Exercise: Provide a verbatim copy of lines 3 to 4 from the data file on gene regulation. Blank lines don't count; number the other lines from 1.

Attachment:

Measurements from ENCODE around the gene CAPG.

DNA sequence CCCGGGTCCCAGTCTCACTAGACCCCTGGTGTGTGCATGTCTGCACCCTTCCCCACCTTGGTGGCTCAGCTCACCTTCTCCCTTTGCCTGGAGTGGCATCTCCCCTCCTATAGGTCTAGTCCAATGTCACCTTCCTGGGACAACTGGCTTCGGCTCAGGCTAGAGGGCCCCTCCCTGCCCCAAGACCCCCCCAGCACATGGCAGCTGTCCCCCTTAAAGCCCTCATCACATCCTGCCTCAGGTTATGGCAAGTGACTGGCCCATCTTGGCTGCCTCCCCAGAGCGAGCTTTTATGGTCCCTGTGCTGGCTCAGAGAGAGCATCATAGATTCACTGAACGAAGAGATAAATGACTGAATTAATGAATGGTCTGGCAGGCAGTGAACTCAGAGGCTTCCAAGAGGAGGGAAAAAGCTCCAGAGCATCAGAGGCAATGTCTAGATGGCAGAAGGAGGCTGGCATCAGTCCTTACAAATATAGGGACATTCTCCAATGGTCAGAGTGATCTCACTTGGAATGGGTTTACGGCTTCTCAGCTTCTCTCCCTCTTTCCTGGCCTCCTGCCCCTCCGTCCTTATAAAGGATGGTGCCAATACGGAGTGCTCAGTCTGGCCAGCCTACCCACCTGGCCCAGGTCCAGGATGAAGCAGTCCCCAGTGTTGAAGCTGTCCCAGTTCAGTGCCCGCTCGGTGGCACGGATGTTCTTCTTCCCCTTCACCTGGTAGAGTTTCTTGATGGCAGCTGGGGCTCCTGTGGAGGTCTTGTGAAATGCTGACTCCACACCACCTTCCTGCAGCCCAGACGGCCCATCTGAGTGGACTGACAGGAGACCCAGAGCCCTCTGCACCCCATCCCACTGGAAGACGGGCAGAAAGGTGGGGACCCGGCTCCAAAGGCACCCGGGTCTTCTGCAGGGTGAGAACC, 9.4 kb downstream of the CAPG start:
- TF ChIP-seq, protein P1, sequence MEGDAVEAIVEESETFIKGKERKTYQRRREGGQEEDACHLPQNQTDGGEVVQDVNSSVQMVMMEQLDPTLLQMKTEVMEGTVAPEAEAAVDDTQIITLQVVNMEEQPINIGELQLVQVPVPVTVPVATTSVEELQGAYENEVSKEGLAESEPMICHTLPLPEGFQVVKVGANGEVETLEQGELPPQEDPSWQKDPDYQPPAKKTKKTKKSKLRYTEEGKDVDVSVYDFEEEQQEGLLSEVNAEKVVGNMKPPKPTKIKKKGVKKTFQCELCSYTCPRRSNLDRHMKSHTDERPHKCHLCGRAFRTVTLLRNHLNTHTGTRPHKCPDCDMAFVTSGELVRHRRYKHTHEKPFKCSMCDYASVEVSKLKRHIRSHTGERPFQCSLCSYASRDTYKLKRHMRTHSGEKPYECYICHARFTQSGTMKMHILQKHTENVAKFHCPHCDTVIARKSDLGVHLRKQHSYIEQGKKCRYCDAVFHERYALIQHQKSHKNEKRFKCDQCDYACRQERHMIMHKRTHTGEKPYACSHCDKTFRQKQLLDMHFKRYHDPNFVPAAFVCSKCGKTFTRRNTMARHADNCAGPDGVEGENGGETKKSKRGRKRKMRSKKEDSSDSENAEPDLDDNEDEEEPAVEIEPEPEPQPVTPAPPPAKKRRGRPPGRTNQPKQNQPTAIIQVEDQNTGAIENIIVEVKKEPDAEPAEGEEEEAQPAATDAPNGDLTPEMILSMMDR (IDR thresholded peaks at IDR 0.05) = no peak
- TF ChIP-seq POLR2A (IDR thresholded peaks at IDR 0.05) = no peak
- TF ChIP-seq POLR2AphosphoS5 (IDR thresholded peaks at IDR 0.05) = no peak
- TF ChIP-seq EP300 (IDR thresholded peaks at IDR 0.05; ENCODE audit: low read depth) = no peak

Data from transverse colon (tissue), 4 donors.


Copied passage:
- TF ChIP-seq, protein P1, sequence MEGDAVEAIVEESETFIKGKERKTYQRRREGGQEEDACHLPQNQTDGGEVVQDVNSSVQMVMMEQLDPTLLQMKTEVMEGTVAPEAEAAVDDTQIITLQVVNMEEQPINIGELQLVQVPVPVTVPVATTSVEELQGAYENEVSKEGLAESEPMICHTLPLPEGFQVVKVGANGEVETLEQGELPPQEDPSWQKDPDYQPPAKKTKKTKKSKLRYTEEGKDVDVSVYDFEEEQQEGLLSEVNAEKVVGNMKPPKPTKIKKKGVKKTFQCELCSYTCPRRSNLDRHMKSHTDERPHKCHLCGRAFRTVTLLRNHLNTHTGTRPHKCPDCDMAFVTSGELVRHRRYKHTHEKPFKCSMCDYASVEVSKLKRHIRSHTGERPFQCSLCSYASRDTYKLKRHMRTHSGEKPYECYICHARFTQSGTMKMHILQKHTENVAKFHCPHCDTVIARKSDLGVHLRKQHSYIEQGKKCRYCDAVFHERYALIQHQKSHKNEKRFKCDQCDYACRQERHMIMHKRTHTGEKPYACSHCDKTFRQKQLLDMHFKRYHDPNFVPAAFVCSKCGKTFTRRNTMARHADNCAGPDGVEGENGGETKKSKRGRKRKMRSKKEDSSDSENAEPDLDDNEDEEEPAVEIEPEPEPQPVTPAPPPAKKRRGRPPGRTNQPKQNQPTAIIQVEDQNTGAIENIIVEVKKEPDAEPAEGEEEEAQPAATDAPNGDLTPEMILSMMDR (IDR thresholded peaks at IDR 0.05) = no peak
- TF ChIP-seq POLR2A (IDR thresholded peaks at IDR 0.05) = no peak